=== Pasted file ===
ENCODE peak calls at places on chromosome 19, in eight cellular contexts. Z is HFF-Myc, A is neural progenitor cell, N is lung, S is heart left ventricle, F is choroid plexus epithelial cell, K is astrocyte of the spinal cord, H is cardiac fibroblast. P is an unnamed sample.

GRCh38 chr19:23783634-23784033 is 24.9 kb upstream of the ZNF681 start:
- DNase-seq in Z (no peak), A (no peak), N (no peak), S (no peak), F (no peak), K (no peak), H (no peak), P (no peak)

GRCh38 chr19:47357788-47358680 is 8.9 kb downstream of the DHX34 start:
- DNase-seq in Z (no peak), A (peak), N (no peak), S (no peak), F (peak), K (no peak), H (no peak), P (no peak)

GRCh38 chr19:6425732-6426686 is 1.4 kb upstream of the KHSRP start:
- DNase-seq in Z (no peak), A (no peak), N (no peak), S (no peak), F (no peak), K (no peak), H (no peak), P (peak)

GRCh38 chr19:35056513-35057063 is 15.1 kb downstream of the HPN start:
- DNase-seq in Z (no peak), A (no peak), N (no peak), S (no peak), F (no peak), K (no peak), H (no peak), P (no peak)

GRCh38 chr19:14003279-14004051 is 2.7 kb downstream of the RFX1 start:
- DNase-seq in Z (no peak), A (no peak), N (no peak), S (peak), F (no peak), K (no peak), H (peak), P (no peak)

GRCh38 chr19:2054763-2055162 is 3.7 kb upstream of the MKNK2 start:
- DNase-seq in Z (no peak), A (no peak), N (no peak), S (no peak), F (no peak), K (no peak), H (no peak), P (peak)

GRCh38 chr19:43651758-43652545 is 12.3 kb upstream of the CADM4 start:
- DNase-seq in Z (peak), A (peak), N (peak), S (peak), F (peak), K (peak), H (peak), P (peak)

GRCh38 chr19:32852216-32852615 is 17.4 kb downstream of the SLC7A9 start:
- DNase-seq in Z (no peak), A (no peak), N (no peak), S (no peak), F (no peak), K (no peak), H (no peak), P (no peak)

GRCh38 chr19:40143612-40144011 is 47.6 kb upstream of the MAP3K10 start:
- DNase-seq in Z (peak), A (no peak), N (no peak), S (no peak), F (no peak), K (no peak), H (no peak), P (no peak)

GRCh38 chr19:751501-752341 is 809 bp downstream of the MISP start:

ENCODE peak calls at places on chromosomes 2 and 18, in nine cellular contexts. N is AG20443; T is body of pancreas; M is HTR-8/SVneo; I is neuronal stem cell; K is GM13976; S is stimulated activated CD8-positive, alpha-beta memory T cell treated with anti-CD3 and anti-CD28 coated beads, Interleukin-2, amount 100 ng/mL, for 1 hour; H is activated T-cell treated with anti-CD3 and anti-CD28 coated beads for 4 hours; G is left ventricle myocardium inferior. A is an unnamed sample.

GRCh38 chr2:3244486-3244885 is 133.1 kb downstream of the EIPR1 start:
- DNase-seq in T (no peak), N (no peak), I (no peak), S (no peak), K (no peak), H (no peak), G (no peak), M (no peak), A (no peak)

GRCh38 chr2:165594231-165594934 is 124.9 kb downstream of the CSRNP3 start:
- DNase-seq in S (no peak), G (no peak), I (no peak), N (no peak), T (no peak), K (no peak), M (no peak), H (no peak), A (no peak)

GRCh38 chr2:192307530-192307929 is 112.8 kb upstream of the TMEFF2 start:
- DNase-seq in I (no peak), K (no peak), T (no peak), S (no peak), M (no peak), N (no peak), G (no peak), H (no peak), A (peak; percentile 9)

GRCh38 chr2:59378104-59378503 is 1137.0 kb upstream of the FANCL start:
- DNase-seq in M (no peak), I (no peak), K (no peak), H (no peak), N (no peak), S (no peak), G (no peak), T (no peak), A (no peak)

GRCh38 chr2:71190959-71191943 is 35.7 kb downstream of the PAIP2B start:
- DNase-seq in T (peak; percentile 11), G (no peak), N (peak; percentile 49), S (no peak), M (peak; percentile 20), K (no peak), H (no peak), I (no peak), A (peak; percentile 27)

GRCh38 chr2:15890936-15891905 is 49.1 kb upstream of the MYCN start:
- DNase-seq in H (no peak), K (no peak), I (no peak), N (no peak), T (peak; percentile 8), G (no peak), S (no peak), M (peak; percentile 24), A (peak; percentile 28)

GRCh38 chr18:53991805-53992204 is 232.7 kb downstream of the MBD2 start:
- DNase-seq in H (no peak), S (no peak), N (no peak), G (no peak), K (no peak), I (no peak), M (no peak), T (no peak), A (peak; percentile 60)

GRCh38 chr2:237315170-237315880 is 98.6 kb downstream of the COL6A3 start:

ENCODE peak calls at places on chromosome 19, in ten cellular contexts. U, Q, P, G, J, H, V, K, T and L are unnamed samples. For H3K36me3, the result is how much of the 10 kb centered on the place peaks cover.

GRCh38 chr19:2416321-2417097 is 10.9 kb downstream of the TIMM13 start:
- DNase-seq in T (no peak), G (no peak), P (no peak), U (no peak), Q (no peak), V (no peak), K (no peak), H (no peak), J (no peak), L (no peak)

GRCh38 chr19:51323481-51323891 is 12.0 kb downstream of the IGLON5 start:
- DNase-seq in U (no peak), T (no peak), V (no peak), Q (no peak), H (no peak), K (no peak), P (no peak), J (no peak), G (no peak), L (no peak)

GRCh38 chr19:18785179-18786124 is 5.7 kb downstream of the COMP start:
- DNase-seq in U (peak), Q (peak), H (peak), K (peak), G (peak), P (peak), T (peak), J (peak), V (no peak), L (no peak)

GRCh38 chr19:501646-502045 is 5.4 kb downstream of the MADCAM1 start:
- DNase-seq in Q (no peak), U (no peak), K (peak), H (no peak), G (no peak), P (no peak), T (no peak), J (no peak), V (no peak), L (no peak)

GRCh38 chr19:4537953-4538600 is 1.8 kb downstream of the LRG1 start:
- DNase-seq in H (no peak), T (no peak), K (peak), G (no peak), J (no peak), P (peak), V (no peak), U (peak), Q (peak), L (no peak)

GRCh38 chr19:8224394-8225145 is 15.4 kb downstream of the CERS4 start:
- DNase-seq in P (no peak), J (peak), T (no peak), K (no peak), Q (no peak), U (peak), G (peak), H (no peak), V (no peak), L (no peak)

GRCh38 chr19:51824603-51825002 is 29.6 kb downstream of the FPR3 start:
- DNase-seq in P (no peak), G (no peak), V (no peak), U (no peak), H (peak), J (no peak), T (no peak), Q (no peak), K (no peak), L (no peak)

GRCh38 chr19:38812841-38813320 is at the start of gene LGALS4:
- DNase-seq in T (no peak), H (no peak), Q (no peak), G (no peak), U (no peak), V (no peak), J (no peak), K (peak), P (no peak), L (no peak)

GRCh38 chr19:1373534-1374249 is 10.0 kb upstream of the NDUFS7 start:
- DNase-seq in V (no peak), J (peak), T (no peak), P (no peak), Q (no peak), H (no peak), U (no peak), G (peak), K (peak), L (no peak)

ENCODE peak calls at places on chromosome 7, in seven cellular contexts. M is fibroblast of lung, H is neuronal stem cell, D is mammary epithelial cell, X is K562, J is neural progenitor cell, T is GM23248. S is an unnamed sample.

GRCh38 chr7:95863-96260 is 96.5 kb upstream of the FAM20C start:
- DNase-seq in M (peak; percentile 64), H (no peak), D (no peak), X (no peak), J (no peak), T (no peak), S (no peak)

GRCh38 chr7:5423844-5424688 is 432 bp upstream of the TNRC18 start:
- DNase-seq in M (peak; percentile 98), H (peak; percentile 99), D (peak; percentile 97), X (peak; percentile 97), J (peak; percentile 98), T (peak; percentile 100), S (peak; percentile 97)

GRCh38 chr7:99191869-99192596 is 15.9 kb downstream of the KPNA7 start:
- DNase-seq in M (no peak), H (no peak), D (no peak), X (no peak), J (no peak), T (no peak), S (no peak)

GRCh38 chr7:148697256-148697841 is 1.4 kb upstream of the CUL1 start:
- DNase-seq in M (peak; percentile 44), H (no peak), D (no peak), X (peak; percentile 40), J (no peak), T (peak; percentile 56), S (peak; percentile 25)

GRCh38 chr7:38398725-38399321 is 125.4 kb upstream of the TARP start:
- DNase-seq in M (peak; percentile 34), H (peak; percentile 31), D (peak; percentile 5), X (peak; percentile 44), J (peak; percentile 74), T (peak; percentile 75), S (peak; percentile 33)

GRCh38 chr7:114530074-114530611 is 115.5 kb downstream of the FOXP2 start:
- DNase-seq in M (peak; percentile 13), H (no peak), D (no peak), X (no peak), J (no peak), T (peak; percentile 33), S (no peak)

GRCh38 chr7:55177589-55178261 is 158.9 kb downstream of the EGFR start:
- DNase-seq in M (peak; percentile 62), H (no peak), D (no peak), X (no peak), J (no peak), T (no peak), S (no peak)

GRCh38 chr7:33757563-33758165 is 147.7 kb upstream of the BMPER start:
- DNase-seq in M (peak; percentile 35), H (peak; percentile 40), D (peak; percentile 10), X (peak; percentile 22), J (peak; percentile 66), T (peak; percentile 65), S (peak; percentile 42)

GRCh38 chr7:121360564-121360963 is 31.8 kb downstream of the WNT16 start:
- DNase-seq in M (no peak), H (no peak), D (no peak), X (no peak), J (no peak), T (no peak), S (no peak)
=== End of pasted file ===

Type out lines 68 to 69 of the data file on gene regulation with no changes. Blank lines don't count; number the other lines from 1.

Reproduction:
- DNase-seq in M (peak; percentile 13), H (no peak), D (no peak), X (no peak), J (no peak), T (peak; percentile 33), S (no peak)

GRCh38 chr7:55177589-55178261 is 158.9 kb downstream of the EGFR start: